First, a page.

Scientists Want To Know More About Using UV Light To Fight COVID Spread
High up near the ceiling, in the dining room of his Seattle-area restaurant, Musa Firat recently installed a “killing zone” — a place where swaths of invisible electromagnetic energy penetrate the air, ready to disarm the coronavirus and other dangerous pathogens that drift upward in tiny, airborne particles.
Firat’s new system draws on a century-old technology for fending off infectious diseases: Energetic waves of ultraviolet light — known as germicidal UV, or GUV — are delivered in the right dose to wipe out viruses, bacteria and other microorganisms.
Research already shows that germicidal UV can effectively inactivate airborne microbes that transmit measles, tuberculosis and SARS-CoV-1, a close relative of the novel coronavirus. Now, with concern mounting that the coronavirus that causes COVID-19 may be easily transmitted through microscopic floating particles known as aerosols, some researchers and physicians hope the technology can be recruited yet again to help disinfect high-risk indoor settings.
“I thought it was a great idea, and I want my customers to be safe,” said Firat whose casual eatery, Marlaina’s Mediterranean Kitchen, is 20 minutes south of downtown Seattle.
As the U.S. grapples with how to interrupt the spread of the highly infectious virus, UV is being used to decontaminate surfaces on public transit and in hospitals where infectious droplets may have landed, as well as to disinfect N95 masks for reuse. But so far using this technology to provide continuous air disinfection has remained outside of most mainstream, policy-setting conversations about the coronavirus.
Experts attribute this to a combination of factors: misconceptions about UV’s safety, a lack of public awareness and technical know-how, concerns about the costs of installing the technology, and a general reluctance to consider the role of aerosols in the spread of the coronavirus.
Aerosols are microdroplets expelled when someone exhales, speaks or coughs. Unlike the larger and heavier respiratory droplets that fall quickly to the ground, aerosols can linger in the air a long time and travel through indoor spaces. When someone catches a virus this way, the process is called “airborne transmission.”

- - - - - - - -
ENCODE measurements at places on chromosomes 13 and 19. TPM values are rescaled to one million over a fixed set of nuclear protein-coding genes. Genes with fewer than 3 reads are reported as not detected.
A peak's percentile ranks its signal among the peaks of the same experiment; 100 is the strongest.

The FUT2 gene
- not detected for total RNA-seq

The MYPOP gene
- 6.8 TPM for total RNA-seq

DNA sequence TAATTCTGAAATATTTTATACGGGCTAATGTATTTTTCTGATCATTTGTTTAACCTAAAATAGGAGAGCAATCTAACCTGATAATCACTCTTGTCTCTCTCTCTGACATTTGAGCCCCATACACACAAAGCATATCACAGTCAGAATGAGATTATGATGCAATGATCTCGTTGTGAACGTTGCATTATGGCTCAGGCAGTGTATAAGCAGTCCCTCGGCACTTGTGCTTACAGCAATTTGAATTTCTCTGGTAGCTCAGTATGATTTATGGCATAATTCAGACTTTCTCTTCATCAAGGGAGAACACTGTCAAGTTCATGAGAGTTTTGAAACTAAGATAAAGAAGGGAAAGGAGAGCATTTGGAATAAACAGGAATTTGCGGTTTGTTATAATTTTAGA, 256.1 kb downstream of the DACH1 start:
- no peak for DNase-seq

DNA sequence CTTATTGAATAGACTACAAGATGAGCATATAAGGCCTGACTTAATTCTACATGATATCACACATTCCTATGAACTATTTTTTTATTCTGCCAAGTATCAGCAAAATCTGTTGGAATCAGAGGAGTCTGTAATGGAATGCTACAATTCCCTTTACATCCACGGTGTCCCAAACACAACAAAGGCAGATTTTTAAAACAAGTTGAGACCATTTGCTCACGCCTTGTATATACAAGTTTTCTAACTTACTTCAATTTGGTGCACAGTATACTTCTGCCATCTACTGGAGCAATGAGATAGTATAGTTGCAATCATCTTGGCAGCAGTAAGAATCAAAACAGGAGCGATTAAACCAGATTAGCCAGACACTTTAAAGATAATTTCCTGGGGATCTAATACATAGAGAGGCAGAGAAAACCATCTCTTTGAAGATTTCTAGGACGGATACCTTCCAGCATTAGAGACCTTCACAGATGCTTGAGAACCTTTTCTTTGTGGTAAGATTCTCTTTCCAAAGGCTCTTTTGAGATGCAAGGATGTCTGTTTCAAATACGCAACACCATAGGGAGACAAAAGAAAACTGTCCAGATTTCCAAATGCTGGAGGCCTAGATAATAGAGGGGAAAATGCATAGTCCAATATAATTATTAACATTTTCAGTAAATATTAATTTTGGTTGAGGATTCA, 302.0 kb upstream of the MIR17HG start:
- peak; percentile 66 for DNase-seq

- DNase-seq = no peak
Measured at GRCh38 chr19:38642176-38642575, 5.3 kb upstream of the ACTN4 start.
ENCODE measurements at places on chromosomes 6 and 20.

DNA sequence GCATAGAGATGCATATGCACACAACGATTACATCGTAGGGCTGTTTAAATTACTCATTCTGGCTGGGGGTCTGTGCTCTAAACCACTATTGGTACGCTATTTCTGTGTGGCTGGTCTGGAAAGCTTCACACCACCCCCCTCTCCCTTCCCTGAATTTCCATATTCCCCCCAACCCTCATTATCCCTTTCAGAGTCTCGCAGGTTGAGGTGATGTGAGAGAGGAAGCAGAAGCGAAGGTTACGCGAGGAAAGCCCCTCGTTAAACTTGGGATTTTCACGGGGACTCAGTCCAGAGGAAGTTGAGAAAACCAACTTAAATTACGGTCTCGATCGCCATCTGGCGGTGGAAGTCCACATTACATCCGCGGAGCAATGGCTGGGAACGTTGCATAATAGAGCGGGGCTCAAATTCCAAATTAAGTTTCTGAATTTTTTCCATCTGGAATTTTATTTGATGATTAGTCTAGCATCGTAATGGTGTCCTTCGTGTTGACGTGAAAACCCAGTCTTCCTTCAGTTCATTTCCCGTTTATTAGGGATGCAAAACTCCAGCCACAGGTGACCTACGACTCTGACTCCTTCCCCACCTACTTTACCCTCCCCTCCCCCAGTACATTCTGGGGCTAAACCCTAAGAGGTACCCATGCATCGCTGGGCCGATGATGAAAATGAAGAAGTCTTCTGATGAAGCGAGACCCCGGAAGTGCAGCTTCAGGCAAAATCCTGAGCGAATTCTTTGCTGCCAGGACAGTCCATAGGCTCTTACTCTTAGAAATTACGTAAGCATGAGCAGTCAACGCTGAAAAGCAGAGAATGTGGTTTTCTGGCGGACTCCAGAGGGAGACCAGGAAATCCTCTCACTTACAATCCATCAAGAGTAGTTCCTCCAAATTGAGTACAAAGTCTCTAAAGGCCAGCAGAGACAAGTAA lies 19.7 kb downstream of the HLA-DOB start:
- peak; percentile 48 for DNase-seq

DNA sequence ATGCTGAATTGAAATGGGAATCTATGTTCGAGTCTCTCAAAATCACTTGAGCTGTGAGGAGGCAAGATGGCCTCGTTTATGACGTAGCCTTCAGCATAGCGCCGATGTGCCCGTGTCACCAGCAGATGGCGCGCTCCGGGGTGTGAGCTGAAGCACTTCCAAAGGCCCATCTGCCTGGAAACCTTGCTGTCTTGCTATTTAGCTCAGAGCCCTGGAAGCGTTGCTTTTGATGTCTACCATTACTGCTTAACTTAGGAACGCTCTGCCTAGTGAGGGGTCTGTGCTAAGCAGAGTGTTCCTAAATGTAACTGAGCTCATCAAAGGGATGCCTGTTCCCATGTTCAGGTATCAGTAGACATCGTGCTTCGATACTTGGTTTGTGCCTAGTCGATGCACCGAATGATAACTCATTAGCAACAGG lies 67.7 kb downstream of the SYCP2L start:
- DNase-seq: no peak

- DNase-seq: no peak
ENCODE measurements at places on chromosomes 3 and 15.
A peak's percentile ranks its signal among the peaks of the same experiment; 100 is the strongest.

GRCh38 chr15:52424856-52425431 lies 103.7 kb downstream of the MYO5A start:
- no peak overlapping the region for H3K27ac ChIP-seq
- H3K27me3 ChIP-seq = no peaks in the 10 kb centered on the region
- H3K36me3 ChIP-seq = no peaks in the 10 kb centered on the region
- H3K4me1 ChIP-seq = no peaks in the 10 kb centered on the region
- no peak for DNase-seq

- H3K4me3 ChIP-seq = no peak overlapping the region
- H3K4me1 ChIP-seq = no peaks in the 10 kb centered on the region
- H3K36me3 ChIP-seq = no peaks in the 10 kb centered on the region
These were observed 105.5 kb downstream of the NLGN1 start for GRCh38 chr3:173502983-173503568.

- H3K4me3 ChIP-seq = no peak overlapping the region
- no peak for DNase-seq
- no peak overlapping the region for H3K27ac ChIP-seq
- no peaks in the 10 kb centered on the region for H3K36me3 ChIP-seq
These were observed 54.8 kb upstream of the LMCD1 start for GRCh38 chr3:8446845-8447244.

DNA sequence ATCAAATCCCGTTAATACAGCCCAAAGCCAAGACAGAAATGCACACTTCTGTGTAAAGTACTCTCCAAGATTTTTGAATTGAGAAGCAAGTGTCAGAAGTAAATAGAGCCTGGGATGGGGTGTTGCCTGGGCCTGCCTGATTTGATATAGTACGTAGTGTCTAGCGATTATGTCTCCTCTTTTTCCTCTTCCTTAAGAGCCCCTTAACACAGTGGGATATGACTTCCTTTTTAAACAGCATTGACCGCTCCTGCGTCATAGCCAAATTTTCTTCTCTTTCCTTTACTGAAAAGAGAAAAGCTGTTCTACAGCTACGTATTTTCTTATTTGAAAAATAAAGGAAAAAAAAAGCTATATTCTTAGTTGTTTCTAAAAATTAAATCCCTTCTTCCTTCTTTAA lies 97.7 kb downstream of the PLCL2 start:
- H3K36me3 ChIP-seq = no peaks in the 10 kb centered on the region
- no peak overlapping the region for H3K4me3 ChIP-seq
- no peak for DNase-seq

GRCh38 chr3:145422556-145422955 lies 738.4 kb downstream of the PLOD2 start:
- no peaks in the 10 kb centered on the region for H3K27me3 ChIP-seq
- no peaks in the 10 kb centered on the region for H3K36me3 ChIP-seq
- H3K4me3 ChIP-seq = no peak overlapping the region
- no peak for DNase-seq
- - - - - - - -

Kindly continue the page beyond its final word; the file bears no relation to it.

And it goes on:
It’s already recognized that the coronavirus can spread by means of aerosols during medical procedures, which is why health care workers are advised to wear respirators, such as N95 masks, that filter out these tiny particles. Yet there is still considerable debate over how likely the virus is to spread in other settings via aerosols.
Recently, the question of airborne transmission gained new urgency when a group of 239 scientists called on the World Health Organization to take the threat of infectious aerosols more seriously, arguing that the “lack of clear recommendations on the control measures against the airborne virus will have significant consequences.”
WHO officials conceded that more research is needed but maintained that most infections do not happen this way.
As the science continues to evolve, UV could emerge as an attractive safeguard against airborne transmission — one with a track record against pathogens — that can be deployed to reduce the risk of infectious aerosols accumulating in indoor settings such as schools and businesses.
Welcome to the ‘Killing Zone’
At Marlaina’s restaurant, there are just two visible clues of the new UV disinfection system — a subtle glow of blue light above the black grates of the drop ceiling, and a hand-chalked sign at the door, proudly announcing to diners: “Coronavirus Disinfected Here!”
The system was installed while the restaurant was closed during Washington state’s lockdown. The setup is known as “upper-room germicidal UV” because the UV fixtures are mounted high and angled away from humans below.
Ceiling fans circulate the air, eventually pushing any suspended viral particles that have accumulated in the dining space through the grated drop ceiling, to the area where UV lights, positioned horizontally, blast them with radiant energy.
The inspiration and technical assistance for Marlaina’s owner came from customer Bruce Davidson, a pulmonary physician who was Philadelphia’s “tuberculosis czar” in the mid-’90s. Back then, the U.S. was grappling with a new outbreak of TB that included strains resistant to existing drugs.
“Preventing transmission was the most important part, because we had no drugs, no vaccine,” recalled Davidson, who now lives outside Seattle. UV light proved to be a key strategy back then, and Davidson thinks it can help again: “It really ought to be in most indoor public spaces now.”
To demonstrate the concept, Davidson lit a cigar inside Marlaina’s and showed how the smoke danced upward, collecting in the ceiling space with the UV fixtures.
“If somebody has undetected coronavirus and doesn’t eat with a mask and is talking and so on, the vast majority of their particles are going to get pulled up there into the killing zone and circulate and bounce around,” Davidson said. “Statistically, the risk to other people is going to be very low.”
Research shows close to 90% of airborne particles from a previous coronavirus (SARS-CoV-1) can be inactivated in about 16 seconds when exposed to the same strength of UV as in the restaurant’s ceiling. Other viruses, such as the adenovirus, are more resistant and require a higher dose of UV.